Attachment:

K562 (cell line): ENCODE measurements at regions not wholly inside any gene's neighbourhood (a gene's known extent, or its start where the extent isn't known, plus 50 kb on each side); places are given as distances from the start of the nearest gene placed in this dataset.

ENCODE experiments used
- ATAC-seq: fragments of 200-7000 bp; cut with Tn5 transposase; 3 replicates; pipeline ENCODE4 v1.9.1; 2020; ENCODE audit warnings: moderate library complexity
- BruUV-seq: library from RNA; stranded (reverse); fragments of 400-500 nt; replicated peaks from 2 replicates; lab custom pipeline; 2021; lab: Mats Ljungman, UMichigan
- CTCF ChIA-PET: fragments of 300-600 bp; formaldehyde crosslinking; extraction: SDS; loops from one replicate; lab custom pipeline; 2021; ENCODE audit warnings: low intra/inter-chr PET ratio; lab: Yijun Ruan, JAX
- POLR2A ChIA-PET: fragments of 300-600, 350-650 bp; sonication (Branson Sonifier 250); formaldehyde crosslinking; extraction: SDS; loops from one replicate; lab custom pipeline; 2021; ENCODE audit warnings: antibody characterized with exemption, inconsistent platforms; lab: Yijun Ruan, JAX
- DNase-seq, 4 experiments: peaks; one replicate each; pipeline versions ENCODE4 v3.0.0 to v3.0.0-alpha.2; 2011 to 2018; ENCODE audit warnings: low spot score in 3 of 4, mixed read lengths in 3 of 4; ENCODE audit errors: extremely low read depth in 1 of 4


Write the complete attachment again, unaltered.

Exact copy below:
K562 (cell line): ENCODE measurements at regions not wholly inside any gene's neighbourhood (a gene's known extent, or its start where the extent isn't known, plus 50 kb on each side); places are given as distances from the start of the nearest gene placed in this dataset.

ENCODE experiments used
- ATAC-seq: fragments of 200-7000 bp; cut with Tn5 transposase; 3 replicates; pipeline ENCODE4 v1.9.1; 2020; ENCODE audit warnings: moderate library complexity
- BruUV-seq: library from RNA; stranded (reverse); fragments of 400-500 nt; replicated peaks from 2 replicates; lab custom pipeline; 2021; lab: Mats Ljungman, UMichigan
- CTCF ChIA-PET: fragments of 300-600 bp; formaldehyde crosslinking; extraction: SDS; loops from one replicate; lab custom pipeline; 2021; ENCODE audit warnings: low intra/inter-chr PET ratio; lab: Yijun Ruan, JAX
- POLR2A ChIA-PET: fragments of 300-600, 350-650 bp; sonication (Branson Sonifier 250); formaldehyde crosslinking; extraction: SDS; loops from one replicate; lab custom pipeline; 2021; ENCODE audit warnings: antibody characterized with exemption, inconsistent platforms; lab: Yijun Ruan, JAX
- DNase-seq, 4 experiments: peaks; one replicate each; pipeline versions ENCODE4 v3.0.0 to v3.0.0-alpha.2; 2011 to 2018; ENCODE audit warnings: low spot score in 3 of 4, mixed read lengths in 3 of 4; ENCODE audit errors: extremely low read depth in 1 of 4